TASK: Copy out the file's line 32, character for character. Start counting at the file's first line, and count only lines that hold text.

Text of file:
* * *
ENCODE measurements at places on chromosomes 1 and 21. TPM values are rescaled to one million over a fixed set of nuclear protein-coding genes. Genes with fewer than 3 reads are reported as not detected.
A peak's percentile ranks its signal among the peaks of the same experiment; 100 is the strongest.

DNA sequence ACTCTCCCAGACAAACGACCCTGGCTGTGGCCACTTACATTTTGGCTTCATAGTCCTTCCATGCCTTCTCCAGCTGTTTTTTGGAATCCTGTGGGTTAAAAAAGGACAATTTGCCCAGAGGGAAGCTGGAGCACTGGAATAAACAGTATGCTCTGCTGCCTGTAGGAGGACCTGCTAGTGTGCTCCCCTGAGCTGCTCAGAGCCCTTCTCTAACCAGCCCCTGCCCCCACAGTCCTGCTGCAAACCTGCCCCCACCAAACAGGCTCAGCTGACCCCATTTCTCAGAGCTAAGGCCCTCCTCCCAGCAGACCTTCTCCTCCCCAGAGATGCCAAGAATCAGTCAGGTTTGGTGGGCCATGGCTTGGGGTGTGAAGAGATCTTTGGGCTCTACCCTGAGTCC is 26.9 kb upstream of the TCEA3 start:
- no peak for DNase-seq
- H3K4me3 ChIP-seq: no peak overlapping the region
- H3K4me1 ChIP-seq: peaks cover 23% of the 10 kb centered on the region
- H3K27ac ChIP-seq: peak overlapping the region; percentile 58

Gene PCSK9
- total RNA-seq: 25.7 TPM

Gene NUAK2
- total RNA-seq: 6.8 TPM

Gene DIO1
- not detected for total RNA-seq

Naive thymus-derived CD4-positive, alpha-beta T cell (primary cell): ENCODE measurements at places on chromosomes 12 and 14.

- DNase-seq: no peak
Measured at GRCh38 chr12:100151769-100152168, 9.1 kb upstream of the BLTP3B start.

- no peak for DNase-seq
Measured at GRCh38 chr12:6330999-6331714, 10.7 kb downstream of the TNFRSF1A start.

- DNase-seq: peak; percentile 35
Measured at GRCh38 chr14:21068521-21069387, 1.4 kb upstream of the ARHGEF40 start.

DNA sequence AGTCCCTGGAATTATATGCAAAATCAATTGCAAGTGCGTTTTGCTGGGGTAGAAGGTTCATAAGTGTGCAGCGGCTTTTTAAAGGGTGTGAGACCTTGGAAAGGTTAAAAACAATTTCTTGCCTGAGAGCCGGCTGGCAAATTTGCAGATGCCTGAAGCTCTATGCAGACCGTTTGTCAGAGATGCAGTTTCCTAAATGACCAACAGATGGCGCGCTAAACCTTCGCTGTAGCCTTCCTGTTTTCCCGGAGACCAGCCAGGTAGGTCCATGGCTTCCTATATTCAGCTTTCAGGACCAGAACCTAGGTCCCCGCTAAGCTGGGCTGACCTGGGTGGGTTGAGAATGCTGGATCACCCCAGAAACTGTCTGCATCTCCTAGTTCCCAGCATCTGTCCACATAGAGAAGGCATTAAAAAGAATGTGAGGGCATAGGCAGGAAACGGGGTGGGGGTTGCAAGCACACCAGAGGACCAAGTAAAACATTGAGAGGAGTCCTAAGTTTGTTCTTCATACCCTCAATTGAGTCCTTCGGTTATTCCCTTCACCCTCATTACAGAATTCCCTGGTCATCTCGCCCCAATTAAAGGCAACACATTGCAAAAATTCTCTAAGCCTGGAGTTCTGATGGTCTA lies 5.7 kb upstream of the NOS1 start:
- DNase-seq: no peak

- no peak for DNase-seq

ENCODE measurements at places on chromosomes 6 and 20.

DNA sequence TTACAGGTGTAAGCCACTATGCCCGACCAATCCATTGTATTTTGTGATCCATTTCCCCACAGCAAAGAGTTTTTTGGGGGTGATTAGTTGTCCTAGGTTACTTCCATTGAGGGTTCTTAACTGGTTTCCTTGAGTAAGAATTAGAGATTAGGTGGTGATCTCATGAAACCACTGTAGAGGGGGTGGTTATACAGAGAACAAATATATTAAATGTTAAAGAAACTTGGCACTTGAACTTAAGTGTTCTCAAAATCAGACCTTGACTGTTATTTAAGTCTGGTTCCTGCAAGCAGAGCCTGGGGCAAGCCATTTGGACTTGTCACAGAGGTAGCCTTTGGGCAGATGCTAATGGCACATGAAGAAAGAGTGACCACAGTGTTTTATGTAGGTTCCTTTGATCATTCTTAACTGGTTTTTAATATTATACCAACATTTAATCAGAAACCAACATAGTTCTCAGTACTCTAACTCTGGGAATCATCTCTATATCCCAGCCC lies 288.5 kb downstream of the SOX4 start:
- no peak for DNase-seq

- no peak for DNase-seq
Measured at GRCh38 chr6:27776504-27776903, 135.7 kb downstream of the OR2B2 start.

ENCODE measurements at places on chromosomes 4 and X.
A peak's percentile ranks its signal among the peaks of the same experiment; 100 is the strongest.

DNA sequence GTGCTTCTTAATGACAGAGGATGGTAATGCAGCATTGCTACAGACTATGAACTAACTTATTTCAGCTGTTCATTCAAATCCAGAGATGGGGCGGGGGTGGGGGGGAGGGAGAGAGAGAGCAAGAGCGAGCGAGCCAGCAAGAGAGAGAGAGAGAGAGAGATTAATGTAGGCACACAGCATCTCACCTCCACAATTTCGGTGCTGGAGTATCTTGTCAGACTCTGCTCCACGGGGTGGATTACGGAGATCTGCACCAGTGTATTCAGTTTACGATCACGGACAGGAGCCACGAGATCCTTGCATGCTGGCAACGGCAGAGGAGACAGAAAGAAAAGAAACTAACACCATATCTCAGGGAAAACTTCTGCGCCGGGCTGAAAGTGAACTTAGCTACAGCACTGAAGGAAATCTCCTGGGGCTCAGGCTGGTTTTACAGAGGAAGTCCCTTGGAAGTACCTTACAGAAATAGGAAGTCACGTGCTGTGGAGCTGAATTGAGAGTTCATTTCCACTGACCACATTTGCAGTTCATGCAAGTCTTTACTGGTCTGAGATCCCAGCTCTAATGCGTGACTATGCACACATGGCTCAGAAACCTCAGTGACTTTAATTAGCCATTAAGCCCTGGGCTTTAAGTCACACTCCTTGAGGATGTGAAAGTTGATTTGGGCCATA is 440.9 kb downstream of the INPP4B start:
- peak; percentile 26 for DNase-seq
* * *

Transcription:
- peak; percentile 26 for DNase-seq